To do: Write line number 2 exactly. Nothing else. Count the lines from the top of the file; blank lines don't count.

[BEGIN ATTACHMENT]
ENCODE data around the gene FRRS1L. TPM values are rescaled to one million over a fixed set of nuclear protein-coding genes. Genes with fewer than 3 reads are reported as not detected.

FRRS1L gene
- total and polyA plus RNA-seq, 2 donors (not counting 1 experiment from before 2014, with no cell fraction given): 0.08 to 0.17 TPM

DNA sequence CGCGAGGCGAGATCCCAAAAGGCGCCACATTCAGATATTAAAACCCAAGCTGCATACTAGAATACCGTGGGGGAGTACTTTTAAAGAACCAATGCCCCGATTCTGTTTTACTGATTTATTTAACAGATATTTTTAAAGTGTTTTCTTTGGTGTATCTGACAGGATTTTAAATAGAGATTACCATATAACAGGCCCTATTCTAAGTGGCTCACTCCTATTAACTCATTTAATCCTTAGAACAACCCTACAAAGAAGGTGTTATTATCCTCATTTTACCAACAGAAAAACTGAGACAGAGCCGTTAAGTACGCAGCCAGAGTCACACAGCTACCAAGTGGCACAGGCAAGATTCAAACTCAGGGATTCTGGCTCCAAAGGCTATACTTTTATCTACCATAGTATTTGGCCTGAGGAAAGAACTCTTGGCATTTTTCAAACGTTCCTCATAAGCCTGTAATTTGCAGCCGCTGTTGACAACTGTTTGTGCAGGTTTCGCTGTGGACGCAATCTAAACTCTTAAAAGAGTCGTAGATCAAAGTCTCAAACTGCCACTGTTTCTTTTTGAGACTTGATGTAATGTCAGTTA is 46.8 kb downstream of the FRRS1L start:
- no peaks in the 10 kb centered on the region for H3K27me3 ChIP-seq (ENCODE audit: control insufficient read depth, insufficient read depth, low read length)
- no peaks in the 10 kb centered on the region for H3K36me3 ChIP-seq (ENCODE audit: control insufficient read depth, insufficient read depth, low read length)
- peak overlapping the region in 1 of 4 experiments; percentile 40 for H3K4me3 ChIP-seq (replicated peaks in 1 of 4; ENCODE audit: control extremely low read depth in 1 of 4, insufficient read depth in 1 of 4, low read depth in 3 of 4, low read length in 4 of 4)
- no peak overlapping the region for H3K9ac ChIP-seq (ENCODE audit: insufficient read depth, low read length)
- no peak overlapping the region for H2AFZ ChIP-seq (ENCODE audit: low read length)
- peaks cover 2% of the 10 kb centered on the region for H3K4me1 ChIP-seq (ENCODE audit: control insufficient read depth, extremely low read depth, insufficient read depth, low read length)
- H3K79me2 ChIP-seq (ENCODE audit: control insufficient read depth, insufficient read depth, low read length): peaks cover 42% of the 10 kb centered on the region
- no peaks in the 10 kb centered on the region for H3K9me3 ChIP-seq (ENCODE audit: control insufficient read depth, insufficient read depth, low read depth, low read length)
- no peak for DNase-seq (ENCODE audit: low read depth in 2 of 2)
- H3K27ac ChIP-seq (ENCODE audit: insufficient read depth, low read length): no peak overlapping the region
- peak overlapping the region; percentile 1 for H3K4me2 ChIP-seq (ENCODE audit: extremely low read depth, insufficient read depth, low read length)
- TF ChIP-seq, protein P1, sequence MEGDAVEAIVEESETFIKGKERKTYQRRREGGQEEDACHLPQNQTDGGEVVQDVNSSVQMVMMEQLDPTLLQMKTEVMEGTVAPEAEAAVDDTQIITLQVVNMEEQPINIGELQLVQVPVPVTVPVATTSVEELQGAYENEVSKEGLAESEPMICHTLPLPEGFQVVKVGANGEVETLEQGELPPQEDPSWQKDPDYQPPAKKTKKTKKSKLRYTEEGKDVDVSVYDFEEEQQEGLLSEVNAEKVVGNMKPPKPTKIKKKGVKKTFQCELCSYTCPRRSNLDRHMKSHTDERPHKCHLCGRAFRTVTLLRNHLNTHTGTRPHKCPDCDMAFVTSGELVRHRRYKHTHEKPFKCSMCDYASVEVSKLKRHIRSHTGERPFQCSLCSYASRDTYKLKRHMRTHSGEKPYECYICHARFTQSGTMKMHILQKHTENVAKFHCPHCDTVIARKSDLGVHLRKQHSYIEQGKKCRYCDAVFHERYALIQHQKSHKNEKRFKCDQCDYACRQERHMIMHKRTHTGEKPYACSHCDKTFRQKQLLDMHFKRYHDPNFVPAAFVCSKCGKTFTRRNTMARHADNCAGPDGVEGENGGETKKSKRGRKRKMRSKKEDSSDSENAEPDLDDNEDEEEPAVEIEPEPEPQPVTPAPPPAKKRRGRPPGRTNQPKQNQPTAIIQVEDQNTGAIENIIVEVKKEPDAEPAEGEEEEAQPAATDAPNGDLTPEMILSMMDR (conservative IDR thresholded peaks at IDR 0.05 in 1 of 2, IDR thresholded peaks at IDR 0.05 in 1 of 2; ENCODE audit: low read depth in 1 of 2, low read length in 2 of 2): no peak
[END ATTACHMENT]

FRRS1L gene